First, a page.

The following flow cytometric antibodies were purchased from Biolegend: CD4 (GK1.5), CD8α (53-6.7), CD44 (IM7), IL-17A (TC11-18H10.1), CD3ɛ (17A2), CD45.2 (104), CD45.1 (A20) GITR (YGITR765), ICOS (C398.4A), and PD-1 (RMP1-30), all used at 1:200 dilution. αYFP/GFP (A-21311) was purchased from Life Technologies and used at 1:400 dilution. Antibodies against IFNγ(XMG1.2) used at 1:300 and Ki67 (B56) used at 1:200 dilution were purchased from BD Biosciences. Biotinylated αphospho-S6 was purchased from Cell Signalling Technologies (D57.2.2E) and used at 1:150 dilution. The remaining antibodies for flow cytometry were purchased from eBioscience: CD25 (PC61.5), CD62L (MEL-14), and IL-10 (JES5-16E3) all used at 1:200 dilution; IL-4 (11B11) used at 1:100 dilution; and Foxp3-biotin (FJK-16s). Biotinylated αFoxp3 and αpS6 were used at 1:150 dilution and detected with fluorophore-conjugated streptavidin at 1:750 dilution (S32354 Invitrogen).
Tissue processing and flow cytometry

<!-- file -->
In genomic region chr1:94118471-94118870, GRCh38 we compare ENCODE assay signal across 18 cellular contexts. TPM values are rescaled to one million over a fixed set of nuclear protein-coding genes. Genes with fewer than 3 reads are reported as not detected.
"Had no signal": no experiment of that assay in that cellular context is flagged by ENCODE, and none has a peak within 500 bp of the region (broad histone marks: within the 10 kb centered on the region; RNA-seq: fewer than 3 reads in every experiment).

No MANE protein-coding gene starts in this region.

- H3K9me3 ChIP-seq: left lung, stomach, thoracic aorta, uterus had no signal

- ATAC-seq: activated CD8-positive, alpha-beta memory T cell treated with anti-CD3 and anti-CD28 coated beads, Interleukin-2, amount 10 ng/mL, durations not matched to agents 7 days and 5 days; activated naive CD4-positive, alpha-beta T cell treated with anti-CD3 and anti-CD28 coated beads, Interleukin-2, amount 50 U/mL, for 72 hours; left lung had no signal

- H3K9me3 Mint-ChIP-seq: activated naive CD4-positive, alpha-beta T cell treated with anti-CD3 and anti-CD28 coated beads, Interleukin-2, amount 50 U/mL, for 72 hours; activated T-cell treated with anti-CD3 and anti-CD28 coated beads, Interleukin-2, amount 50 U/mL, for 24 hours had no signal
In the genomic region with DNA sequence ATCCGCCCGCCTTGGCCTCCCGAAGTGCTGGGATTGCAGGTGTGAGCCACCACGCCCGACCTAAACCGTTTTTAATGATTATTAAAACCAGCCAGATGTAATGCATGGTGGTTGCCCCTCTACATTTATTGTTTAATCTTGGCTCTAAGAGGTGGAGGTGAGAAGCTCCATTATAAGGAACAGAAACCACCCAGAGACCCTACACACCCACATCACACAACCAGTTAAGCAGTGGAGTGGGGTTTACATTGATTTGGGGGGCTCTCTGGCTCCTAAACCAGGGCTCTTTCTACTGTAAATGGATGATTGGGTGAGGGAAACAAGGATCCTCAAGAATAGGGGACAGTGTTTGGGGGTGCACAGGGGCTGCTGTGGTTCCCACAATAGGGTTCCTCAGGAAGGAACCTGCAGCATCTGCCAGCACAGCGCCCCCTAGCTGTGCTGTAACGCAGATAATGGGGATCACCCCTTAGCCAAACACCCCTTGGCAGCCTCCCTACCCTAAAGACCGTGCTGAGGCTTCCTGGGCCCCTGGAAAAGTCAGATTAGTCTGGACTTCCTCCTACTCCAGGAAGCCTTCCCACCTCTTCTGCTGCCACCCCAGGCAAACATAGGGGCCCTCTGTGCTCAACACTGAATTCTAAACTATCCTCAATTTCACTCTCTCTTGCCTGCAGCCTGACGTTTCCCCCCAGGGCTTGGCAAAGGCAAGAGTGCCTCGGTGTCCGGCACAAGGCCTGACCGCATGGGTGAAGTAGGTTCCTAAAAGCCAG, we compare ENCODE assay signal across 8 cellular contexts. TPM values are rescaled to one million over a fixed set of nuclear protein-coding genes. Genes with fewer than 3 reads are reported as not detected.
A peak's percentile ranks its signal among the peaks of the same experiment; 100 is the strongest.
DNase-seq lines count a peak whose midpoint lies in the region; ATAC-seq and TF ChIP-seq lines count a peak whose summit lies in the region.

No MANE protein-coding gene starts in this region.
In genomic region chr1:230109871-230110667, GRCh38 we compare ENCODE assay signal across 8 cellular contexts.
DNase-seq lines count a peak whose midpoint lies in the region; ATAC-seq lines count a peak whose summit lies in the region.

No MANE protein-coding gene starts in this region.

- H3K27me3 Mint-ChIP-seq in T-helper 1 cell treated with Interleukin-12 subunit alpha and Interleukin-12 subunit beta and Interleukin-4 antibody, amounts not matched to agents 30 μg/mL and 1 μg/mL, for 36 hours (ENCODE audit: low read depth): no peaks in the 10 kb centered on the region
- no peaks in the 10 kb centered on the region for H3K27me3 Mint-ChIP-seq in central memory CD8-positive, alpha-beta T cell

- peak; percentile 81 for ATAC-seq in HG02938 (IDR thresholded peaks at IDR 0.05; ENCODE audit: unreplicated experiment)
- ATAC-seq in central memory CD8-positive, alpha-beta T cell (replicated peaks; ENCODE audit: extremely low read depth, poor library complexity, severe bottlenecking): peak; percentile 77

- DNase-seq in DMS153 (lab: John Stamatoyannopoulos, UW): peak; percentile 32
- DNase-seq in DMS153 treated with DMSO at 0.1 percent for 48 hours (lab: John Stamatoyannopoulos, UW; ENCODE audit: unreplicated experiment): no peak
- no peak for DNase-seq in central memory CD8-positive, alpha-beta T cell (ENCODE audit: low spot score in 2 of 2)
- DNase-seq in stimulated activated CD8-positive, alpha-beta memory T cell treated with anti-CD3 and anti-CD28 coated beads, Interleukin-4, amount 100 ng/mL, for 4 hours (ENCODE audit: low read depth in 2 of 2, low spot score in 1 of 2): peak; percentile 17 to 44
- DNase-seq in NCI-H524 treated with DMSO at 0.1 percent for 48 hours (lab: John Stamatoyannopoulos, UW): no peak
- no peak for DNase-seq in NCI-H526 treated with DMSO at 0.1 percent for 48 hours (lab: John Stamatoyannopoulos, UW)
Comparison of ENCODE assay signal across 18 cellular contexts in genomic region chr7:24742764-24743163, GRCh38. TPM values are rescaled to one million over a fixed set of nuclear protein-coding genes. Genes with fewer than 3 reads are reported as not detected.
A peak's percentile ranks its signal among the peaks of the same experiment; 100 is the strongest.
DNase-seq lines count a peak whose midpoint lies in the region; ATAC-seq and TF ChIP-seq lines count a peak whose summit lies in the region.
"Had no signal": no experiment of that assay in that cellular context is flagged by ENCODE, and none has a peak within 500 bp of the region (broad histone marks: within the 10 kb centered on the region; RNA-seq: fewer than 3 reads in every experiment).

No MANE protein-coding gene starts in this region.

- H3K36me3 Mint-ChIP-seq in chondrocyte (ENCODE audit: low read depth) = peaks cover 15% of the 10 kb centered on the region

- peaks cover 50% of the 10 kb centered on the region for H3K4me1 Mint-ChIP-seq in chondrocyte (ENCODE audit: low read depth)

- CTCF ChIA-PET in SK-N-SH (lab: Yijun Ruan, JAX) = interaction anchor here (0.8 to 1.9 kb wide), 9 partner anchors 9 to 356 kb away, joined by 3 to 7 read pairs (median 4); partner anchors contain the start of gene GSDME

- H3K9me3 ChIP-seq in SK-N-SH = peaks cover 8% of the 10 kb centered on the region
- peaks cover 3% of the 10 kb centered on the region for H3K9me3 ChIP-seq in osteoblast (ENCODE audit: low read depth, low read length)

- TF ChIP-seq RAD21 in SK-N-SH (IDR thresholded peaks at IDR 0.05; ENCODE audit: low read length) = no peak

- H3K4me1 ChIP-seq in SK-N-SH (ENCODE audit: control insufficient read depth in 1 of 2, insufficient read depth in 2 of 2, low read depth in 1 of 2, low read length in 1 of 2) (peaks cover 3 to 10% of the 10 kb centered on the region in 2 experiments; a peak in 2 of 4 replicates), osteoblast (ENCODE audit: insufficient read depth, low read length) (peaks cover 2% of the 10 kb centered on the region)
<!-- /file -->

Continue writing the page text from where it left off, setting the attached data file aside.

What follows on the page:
Serum was obtained by cardiac puncture immediately following CO2 killing. Spleens and lymph nodes were harvested and mashed through 70 μM nylon filters using cold Hank’s Balanced Salt Solution (HBSS). Spleens were red blood cell (RBC) lysed using ammonium-chloride-potassium lysis buffer, washed, filtered again via a 70 μM filter and resuspended in cold HBSS for sorting or resuspended in complete DMEM (cDMEM) for either phorbol myristate acetate (PMA)/Ionomycin stimulation or direct flow cytometry. Lungs were flushed with cold phosphate-buffered saline (PBS) immediately after killing, minced in cDMEM medium containing 0.9 mg ml−1 of collagenase A (Sigma), 0.8 mg ml−1 of collagenase 1A (Sigma) and 20 μg ml−1 of DNase I (Sigma) and rotated for 1 h at room temperature. FCS was added at 15% v/v and the mixture was filtered through a 100 μM and then 40 μM filter before centrifugation. Lung pellets were RBC lysed using in-house-made ammonium-chloride-potassium lysis buffer, washed, resuspended in complete DMEM media and filtered through a 70 μm filter. The cells were then stimulated for 4 h in 5 ml round bottom polystyrene test tubes with PMA (30 ng ml−1, Calbiochem), ionomycin (1 μM, Abcam) and Brefeldin A (1 μg ml−1, Sigma) for intracellular cytokine staining or directly stained for flow cytometry. For flow cytometry, cells were washed in serum-free HBSS or PBS, stained with live/dead fixable blue dead cell stain (L-23105; Invitrogen, 1:60 dilution), Fc blocked (αCD16/32, 2.4G2; BD Biosciences, 1:25 dilution) and stained with the appropriate antibody mixtures. After staining 25 min at 4 °C, samples were washed in FACs buffer (1xPBS, 2.5% v/v FCS and 0.1%w/v Sodium azide) and then fixed overnight using the Foxp3 Fix/Perm Kit (00-5523-00, eBioscience). After washing with the provided Foxp3 kit perm buffer, intracellular staining was carried out for 1 h at 4 °C. Cells were washed again with perm buffer and resuspended for flow cytometry in FACs buffer. In Fig. 8, expanded Treg cells, cultured as described below, were restimulated with mouse T-cell activator beads (Gibco, 11456D) at a 1:1 cell:bead ratio in complete DMEM medium for 4 h. Samples were immediately fixed at a final concentration of 2% PFA, permeabilized in 90% methanol and then stained for pS6 and surface markers together in Fc block. The same PFA fixation protocol was used for the pSTAT5 experiment. Samples were acquired on an LSRFortessa (BD Biosciences) and analysed using FlowJo version 9.8 (Flowjo LLC). Events analysed were singlets, (FSC-A × FSC-H, SSC-W × SSC-H), live (viability dye negative) and within the lymphocyte gate (FSC-A × SSC-A) (Supplementary Fig. 9).